Home Articles Small, savvy & self-funded: The 3S formula of your typical Australian start-up

Small, savvy & self-funded: The 3S formula of your typical Australian start-up


Have you ever wondered what drives our entrepreneurs? Why they become entrepreneurs in the first place?

The Australian Centre for Entrepreneurship, based at QUT was doing exactly that when they conducted comprehensive surveys of 1,400 start-ups over a four year period from 2007 to 2011.

The study, which they have called The Comprehensive Australian Study of Entrepreneurial Emergence (CAUSEE), is the most thorough study of emerging new ventures ever conducted in Australia. This research conducted by the ACE suggests most Australian start-ups are motivated by opportunity rather than need.

“This is a positive sign indicating entrepreneurs seek and seize opportunities rather than set up businesses because of job loss or lack of other alternatives,” said ACE director, Professor Per Davidsson.

Professor Davidsson said that despite being driven by opportunity, most new businesses started off small and stayed that way with owners preferring to build ‘small and manageable’ firms rather than chase maximum growth. People watch their weight, now their businesses too! Similarly, the majority of new firms are not particularly innovative.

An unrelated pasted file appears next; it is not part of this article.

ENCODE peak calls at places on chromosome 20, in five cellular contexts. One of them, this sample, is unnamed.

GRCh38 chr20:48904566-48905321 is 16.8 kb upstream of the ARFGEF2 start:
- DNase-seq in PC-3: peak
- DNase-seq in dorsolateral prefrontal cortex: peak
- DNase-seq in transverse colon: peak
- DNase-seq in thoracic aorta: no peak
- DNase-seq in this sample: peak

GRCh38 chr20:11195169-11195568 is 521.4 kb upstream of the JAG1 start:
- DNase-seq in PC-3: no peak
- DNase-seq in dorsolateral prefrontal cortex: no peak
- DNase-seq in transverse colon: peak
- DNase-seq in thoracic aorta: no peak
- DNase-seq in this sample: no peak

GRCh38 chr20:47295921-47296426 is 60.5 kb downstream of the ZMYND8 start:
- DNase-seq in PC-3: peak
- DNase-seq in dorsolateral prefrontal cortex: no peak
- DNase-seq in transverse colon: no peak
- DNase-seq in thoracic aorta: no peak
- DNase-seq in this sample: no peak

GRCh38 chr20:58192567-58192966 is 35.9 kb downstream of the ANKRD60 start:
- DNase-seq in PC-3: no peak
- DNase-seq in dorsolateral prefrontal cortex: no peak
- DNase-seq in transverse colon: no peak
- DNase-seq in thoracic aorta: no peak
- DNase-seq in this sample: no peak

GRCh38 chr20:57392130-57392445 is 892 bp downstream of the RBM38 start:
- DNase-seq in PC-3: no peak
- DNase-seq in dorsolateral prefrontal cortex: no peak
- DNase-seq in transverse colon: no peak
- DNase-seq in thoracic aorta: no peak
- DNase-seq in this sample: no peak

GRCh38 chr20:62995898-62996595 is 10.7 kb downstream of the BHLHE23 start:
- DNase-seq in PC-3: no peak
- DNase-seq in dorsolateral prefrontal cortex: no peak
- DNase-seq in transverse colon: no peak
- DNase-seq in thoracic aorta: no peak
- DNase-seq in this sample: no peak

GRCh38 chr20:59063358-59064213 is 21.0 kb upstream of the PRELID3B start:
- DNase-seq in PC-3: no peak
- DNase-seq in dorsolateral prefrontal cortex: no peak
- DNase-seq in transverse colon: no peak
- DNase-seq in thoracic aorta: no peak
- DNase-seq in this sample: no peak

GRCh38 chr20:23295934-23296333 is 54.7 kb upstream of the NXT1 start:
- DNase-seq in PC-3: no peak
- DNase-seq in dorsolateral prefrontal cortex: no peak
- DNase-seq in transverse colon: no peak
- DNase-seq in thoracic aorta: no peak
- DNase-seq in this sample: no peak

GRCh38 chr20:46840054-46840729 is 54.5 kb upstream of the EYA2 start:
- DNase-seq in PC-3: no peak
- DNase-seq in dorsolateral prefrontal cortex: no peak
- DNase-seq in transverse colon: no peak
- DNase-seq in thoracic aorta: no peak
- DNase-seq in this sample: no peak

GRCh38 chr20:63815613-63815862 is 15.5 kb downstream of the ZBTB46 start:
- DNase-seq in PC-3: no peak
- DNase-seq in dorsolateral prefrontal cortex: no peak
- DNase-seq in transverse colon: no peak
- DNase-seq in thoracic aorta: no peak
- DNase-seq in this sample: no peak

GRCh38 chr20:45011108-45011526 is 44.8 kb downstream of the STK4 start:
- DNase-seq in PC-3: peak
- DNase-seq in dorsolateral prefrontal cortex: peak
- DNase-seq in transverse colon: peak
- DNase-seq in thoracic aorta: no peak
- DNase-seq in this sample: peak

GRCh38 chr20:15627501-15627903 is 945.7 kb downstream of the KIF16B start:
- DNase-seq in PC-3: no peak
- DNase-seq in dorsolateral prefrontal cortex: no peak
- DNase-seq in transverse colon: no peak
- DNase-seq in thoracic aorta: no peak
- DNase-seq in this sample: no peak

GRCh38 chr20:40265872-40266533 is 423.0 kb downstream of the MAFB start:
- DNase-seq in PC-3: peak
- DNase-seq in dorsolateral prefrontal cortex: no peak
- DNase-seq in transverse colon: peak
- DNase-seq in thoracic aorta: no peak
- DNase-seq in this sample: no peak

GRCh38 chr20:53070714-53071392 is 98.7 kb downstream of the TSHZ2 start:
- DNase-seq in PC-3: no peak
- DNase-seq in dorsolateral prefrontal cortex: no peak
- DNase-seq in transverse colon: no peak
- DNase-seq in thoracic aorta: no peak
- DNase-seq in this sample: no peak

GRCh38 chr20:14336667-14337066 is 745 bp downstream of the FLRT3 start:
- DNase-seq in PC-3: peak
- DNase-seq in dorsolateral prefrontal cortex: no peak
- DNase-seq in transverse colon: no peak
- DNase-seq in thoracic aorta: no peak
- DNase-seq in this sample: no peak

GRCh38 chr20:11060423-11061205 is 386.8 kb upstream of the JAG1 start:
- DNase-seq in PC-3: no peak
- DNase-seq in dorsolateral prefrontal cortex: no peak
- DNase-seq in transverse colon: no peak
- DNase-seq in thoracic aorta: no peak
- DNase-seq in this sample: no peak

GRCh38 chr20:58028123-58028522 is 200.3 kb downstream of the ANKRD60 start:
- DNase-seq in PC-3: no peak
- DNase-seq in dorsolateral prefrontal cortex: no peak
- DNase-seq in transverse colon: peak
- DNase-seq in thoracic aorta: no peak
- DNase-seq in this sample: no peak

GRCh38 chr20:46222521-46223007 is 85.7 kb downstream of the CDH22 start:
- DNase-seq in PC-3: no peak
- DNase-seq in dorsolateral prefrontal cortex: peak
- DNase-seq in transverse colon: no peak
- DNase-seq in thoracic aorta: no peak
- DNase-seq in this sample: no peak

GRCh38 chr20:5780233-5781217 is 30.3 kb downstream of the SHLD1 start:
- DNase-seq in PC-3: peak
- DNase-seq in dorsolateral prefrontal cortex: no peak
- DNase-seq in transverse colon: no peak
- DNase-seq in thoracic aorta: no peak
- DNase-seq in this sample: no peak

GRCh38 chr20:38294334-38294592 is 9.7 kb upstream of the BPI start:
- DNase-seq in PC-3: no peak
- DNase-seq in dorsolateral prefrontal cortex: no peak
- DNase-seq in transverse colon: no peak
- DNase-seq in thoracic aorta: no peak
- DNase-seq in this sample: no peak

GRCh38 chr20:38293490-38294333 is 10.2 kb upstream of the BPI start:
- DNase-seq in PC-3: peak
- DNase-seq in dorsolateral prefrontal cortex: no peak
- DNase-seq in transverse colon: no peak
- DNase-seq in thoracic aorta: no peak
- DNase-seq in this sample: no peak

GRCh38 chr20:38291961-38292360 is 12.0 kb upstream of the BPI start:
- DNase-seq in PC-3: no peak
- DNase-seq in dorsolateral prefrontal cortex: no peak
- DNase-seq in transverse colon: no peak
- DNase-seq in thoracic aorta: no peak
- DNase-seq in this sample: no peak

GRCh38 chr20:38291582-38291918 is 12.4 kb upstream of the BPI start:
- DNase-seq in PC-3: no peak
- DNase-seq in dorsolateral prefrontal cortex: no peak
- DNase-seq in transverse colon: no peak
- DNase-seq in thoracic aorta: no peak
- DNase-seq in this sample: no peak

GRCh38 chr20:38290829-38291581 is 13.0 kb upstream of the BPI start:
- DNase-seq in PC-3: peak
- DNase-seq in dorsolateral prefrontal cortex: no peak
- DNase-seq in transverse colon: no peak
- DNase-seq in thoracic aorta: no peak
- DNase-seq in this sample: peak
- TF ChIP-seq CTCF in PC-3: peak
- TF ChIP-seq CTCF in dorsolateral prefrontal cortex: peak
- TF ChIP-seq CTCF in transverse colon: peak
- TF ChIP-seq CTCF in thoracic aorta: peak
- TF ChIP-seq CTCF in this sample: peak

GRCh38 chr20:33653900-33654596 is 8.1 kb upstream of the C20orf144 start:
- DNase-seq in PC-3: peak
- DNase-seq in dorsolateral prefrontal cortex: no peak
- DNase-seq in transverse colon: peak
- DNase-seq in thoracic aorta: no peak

“However, compared to start-ups in the US, Australian start-ups are actually likely to be more innovative, emphasise research and development and be based on new technologies,” he said.

Professor Davidsson said more than half of all start-ups were self-funded, relying on neither friends, family nor banks for major funding. Talk about boot-strapping!

“Doing much with little and letting revenue fund business development are the hallmarks of skilled entrepreneurs,” he said.

He said an interesting aspect of the study was that the Global Financial Crisis set in midway and had surprisingly small effects on the emerging firms.

“Other research has found that the GFC led to lower entry rates as potential entrepreneurs delayed plans to start businesses. However, our data suggests that although about one third of the start-up attempts were terminated during the study, this was not because of the GFC,” Davidsson explained.

“The onset of the GFC did not kill off or radically change many start-up efforts that were already under way.”

He said companies that folded often did so without suffering financial loss and even rated their experience as positive with a proportion closing one business in order to start-up another.

The research was published in the Australian Small Business: Key Statistics and Analysis launched recently by Federal Small Business Minister Brendan O’Connor.